A service highlighting the riches of the daily press.
Any woman would feel for Sarah Brown.
Not only has she been photographed next to an achingly chic supermodel (imagine the inner "what to wear" monologue when the Sarkozys were due in town: "Tweed perhaps? a trousers suit?... phfff, who'll be looking at me?"), the Prime Minister's wife has donated her conference outfit to charity.
Only for a model to don her dress for a catwalk strut, loose folds of fabric billowing about her willowy frame. And for said picture to appear in the Daily Telegraph. But Mrs Brown is made of stern stuff. After the uncomplimentary comparisons with Carla Bruni-Sarkozy, she told the Times, "With all due respect to myself, I knew that day I couldn't win... I try not to take too much notice. How can I?"
Sir Paul McCartney too is the subject of compare and contrast in the reviews of his concert in Israel. He tried out a few numbers from his post-Beatles career, but the crowd only came to life for the songs penned with John Lennon.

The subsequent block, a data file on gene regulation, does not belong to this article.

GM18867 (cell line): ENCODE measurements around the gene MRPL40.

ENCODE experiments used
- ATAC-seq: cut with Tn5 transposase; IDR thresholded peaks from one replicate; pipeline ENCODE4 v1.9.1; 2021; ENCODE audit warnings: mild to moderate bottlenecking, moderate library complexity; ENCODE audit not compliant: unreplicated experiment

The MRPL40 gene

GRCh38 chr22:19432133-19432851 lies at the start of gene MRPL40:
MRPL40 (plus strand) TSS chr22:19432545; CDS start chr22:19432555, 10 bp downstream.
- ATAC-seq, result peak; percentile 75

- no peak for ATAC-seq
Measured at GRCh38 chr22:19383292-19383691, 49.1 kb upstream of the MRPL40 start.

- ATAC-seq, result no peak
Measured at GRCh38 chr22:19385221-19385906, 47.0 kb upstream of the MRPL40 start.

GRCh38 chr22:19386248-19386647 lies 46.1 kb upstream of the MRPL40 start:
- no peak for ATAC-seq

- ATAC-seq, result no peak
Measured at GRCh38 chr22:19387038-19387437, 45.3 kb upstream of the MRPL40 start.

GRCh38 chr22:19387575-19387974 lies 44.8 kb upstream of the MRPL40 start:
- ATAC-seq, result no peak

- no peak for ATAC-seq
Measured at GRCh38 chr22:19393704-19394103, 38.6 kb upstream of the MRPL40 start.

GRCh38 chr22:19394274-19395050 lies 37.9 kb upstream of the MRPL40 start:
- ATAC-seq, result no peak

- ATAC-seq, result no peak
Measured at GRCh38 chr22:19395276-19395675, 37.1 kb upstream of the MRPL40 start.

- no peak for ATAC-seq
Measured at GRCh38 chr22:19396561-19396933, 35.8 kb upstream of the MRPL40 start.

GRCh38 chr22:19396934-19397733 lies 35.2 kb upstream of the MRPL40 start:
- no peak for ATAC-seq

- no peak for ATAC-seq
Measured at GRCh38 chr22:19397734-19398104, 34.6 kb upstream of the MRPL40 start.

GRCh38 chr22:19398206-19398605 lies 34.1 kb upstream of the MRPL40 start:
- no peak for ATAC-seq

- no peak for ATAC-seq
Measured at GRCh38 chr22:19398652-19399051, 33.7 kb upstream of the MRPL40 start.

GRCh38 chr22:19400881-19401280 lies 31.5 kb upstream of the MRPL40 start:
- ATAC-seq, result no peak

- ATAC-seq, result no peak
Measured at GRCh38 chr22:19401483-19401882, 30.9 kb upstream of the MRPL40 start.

The Times uncharitably notes his Wings numbers have "the uncanny ability to dredge up memories of grey Sundays on damp Welsh holidays in the 1970s - even on a warm Tel Aviv night."
When he broke into a jig during his recent release Dance Tonight, he was the only one in the stadium doing just that, says reviewer James Hider.
There was one solo effort that really got the crowd going - John Lennon's Give Peace a Chance, says the Telegraph. "A thousand waving cell phones glowed in the crowd like fireflies after Sir Paul dedicated the song to his late fellow Beatle."
Should he muse on this overlong, perhaps Sir Paul might like to take a leaf out of Sarah Brown's book.